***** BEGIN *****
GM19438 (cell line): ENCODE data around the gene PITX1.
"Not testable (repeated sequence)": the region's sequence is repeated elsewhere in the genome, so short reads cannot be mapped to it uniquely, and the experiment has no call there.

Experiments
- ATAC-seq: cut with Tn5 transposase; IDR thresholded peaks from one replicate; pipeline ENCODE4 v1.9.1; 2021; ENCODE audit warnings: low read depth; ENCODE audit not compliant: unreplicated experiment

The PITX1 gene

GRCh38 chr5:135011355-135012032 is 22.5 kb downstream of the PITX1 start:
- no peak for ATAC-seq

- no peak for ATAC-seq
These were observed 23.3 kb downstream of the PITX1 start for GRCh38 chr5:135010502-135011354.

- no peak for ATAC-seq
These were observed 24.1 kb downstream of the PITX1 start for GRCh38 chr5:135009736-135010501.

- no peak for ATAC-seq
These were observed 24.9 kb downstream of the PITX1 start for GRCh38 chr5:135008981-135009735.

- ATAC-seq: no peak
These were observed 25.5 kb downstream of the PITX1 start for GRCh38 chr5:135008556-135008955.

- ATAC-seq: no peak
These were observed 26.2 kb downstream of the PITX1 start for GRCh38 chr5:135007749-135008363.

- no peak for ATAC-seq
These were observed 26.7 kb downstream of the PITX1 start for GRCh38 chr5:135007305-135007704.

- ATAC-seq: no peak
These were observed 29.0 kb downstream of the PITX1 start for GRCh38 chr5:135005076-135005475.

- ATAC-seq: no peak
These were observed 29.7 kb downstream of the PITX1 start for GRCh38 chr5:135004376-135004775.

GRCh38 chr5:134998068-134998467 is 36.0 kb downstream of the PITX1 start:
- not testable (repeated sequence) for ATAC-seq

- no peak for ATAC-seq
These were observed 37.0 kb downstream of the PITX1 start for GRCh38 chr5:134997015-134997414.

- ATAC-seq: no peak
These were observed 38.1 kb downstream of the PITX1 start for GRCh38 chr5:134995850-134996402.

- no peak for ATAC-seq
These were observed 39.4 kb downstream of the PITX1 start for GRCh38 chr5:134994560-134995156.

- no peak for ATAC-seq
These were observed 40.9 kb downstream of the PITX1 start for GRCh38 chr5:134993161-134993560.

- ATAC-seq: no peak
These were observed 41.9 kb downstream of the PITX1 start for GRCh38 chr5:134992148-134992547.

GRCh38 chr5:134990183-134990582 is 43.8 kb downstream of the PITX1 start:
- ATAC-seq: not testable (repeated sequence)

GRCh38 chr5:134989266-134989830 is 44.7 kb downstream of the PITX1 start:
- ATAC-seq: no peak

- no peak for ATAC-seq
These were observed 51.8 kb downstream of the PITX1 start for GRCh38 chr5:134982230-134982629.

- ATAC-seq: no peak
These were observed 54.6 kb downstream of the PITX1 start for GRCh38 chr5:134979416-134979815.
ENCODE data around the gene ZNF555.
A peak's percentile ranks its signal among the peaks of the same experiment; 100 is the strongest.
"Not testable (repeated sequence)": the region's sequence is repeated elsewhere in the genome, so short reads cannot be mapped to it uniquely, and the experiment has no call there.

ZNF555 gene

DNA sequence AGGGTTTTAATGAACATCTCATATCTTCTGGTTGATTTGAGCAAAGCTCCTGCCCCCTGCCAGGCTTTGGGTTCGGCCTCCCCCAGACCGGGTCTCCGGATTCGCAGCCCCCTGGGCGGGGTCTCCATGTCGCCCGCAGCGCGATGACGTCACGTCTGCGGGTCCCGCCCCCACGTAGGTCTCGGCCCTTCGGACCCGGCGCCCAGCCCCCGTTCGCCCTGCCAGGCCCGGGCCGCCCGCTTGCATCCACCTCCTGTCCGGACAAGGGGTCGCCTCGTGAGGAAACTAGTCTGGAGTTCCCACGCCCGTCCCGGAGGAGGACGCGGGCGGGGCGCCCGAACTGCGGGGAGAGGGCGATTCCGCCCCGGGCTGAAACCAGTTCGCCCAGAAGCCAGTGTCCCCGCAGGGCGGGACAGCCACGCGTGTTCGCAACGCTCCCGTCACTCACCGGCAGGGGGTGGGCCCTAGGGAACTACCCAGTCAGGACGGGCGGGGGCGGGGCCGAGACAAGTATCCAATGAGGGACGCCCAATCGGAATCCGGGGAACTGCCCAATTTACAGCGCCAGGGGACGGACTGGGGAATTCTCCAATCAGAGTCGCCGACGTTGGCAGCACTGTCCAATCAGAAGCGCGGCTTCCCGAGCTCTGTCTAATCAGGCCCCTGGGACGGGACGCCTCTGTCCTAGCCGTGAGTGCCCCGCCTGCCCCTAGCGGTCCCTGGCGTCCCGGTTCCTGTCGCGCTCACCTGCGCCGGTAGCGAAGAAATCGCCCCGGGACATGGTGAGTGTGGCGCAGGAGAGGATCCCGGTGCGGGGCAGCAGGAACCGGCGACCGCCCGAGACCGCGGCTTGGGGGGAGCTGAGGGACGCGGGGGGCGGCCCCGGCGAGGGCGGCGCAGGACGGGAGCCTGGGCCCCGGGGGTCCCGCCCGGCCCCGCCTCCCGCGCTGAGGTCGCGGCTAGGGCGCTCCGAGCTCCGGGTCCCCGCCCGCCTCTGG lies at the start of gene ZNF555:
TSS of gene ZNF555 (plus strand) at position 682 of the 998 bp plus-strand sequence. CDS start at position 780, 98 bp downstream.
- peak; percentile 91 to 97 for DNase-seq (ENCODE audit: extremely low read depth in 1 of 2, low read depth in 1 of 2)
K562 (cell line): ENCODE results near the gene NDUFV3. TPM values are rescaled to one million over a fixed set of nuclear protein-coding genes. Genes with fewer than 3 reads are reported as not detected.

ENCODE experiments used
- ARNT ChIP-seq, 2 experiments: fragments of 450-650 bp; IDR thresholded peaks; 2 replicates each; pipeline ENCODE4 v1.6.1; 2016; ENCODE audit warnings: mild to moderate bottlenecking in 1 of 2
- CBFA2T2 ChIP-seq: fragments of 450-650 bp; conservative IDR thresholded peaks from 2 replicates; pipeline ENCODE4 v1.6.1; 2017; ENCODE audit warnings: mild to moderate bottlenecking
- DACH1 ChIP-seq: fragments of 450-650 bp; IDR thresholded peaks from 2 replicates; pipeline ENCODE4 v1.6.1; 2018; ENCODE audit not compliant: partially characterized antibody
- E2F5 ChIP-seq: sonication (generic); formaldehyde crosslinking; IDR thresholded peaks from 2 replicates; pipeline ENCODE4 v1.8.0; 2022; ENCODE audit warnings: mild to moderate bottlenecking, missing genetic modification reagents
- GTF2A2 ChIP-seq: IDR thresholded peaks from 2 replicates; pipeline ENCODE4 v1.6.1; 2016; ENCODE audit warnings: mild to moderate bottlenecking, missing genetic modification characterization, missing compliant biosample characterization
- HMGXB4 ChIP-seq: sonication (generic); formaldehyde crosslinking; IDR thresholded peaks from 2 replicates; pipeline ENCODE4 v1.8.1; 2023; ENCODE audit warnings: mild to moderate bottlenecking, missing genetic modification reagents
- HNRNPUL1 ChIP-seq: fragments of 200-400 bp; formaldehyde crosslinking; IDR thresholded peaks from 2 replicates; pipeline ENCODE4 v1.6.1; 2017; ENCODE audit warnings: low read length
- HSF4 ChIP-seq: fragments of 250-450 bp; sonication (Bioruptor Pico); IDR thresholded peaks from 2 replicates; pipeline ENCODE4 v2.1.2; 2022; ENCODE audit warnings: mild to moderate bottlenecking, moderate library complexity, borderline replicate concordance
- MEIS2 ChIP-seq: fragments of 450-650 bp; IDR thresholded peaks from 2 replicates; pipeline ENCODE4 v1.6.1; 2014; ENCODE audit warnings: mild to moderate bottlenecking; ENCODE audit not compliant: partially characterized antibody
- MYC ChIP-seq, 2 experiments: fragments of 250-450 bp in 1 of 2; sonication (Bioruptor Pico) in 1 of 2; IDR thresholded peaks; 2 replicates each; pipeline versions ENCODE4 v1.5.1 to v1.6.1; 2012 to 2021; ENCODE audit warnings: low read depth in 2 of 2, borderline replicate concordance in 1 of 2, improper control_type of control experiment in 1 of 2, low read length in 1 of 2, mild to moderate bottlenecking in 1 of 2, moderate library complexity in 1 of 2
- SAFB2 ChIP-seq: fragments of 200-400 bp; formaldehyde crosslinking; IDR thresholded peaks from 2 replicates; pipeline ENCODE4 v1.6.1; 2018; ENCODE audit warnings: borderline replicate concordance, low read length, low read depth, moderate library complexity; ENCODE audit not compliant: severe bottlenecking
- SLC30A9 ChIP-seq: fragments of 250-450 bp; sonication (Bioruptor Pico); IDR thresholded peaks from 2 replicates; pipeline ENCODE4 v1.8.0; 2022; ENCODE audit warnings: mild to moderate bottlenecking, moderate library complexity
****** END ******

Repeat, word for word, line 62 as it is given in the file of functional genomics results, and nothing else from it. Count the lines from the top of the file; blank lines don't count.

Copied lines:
- MYC ChIP-seq, 2 experiments: fragments of 250-450 bp in 1 of 2; sonication (Bioruptor Pico) in 1 of 2; IDR thresholded peaks; 2 replicates each; pipeline versions ENCODE4 v1.5.1 to v1.6.1; 2012 to 2021; ENCODE audit warnings: low read depth in 2 of 2, borderline replicate concordance in 1 of 2, improper control_type of control experiment in 1 of 2, low read length in 1 of 2, mild to moderate bottlenecking in 1 of 2, moderate library complexity in 1 of 2